City Council to veto Bloomberg on Community Safety Act
Khorri Atkinson | 8/22/2013, 9:22 a.m. | Updated on 8/22/2013, 9:22 a.m.
The New York City Council plans to override Mayor Michael Bloomberg’s veto on a pair of two bills on Thursday, that will increase oversight of the NYPD and give New Yorkers the ability to sue the Police Department if they are racially profiled.
The two bills, collectively known as the Community Safety Act, were passed late last month after more than three hours in deliberation by supporters seeking legal justifications to change the NYPD’s controversial policing tool stop-and-frisk, which predominately targets African-Americans and Hispanics without a probable cause.
Bloomberg vetoed both bills and continues to argue that stop-and-frisk has decreased crime in the city. Police Commissioner Ray Kelly has also debated the importance of the policy.
On CBS’ “Face the Nation” this past Sunday, Kelly criticized U.S. District Court Judge Shira Scheindlin’s ruling that the NYPD’s stop-and-frisk policy is unconstitutional because it intentionally discriminates based on race. “The judge has indicted an entire Police Department—almost 36,000 police officers—for racial profiling based on what we believe is very flimsy information, flimsy evidence,” said Kelly. He added that the ruling was “ironic,” given that the New York City Police Department is one of the most diverse police departments in the country, with police officers born in 88 countries.
However, at a press conference at City Hall on Aug. 13, Brooklyn Councilman Jumaane Williams, who was the main sponsor of the legislation, lauded Scheindlin’s ruling.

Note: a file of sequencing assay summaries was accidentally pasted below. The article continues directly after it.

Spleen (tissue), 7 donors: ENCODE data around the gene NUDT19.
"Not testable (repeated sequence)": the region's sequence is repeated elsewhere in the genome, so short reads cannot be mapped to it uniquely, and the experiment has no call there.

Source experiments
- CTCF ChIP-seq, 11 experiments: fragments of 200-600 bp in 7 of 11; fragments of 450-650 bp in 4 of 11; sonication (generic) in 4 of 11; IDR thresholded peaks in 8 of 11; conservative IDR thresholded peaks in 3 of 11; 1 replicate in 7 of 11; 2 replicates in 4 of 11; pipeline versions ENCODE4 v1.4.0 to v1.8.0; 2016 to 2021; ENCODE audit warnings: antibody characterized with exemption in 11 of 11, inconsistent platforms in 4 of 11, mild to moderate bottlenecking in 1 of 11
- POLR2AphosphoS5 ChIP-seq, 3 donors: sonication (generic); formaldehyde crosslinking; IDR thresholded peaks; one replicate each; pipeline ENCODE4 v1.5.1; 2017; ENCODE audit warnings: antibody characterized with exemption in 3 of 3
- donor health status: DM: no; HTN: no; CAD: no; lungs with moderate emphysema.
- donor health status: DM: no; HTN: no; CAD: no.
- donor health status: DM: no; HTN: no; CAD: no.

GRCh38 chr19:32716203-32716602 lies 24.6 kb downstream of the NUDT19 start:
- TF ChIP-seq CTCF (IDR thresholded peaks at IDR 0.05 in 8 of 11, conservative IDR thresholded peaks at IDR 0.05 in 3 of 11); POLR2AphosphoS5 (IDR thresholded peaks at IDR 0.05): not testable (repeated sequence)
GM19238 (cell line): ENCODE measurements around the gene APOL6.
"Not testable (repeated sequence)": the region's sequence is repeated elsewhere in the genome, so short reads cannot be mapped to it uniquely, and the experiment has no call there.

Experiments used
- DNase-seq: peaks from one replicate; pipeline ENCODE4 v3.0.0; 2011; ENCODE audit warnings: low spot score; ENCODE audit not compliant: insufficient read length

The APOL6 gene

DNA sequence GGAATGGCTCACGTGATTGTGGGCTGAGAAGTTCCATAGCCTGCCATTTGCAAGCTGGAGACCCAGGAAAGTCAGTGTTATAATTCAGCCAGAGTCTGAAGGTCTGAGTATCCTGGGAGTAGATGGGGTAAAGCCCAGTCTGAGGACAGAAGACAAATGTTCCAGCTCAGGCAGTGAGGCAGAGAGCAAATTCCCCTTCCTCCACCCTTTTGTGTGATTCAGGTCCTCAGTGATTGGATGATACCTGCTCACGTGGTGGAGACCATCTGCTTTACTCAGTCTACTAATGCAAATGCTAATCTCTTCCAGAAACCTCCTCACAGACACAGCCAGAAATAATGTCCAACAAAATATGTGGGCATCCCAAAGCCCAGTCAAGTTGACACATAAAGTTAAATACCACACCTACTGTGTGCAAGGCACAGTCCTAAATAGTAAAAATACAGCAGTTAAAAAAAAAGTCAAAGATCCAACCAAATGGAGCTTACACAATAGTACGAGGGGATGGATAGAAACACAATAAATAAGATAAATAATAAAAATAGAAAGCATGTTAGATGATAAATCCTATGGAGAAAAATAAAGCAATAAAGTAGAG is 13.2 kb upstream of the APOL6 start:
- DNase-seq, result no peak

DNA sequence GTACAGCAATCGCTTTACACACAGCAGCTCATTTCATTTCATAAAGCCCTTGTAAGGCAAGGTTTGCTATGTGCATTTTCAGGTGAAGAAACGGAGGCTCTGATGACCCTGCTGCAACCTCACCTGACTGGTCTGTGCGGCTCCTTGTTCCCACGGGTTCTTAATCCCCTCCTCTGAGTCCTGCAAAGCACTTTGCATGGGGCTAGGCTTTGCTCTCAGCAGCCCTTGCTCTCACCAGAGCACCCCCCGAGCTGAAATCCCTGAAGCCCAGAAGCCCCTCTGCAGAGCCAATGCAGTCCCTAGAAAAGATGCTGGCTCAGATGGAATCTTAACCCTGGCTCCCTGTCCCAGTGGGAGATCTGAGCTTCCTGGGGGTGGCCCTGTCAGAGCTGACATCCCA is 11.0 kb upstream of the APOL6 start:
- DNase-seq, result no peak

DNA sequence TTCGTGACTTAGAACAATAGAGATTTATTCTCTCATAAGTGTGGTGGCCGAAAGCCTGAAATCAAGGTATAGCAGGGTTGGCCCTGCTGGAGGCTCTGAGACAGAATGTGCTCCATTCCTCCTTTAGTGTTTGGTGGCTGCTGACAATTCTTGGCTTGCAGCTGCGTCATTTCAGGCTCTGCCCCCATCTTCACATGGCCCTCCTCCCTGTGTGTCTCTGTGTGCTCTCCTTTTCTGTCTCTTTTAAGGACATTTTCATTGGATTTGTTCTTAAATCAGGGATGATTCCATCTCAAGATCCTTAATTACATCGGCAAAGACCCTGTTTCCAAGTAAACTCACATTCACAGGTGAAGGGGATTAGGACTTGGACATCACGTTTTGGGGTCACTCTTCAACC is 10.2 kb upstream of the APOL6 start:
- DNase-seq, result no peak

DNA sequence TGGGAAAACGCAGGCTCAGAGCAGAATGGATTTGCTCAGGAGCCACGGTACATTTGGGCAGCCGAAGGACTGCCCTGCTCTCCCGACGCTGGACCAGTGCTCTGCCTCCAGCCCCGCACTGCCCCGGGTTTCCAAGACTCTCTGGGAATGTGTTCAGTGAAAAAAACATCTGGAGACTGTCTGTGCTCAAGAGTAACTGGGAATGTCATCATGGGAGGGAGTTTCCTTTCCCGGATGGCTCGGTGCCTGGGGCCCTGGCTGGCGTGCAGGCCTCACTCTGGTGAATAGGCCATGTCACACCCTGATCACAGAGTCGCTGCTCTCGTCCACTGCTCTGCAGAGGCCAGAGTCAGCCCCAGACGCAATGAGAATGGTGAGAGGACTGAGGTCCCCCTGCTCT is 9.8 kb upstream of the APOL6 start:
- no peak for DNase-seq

“We have been justified in this fight, and the Community Safety Act is necessary and needed,” said Williams. “We know that some people are listening to misleading information that the act is not needed, so we’re thankful that the federal government describes exactly why it is needed.”
Williams reiterated that the vast majority of those who support the legislation are those who live in and/or represent areas that are affected by stop-and-frisk.
Intro 1079 of the act calls for the city to create an independent inspector general who will monitor and review police policy, conduct investigations and recommend changes the department needs. The other bill, Intro 1080, would give New Yorkers the ability to sue the NYPD if they believe the were profiled based on age, gender, housing status, ethnicity or sexual orientation. For the first time, LGBT New Yorkers will be protected from being harassed by law enforcement because of their sexual preference and gender identity, city lawmakers said.
If the City Council successfully overrides the mayoral veto on Thursday, the law would go into effect Jan. 1, 2014.